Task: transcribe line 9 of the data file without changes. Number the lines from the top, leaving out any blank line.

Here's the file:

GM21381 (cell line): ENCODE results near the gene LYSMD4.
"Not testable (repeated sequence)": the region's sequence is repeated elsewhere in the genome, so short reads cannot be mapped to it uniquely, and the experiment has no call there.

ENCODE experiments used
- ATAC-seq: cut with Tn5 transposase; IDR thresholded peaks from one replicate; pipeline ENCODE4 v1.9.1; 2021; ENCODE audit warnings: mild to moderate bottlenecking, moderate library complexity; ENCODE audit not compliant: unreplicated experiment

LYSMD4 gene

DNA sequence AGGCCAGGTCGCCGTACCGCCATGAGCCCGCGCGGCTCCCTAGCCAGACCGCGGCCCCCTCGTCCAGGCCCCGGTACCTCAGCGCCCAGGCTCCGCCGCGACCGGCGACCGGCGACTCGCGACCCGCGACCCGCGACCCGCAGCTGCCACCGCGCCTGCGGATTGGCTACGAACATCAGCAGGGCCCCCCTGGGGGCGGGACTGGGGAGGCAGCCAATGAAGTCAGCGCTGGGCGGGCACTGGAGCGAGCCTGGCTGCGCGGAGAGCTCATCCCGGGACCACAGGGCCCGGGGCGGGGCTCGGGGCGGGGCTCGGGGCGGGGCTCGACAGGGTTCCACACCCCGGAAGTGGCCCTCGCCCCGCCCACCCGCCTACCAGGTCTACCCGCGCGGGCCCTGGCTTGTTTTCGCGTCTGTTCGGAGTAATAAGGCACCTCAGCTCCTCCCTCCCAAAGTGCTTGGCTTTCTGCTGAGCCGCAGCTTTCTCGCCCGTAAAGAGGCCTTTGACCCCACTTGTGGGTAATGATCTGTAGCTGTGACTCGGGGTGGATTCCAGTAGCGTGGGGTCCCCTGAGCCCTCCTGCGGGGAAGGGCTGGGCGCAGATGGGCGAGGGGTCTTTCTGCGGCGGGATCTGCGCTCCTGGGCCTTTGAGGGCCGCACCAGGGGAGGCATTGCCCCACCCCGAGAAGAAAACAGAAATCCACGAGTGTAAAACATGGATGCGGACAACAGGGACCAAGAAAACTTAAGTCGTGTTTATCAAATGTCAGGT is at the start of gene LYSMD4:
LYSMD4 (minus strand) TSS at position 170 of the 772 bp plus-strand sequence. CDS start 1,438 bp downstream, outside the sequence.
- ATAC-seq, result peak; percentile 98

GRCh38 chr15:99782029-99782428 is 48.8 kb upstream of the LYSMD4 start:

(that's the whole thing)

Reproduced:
GRCh38 chr15:99782029-99782428 is 48.8 kb upstream of the LYSMD4 start: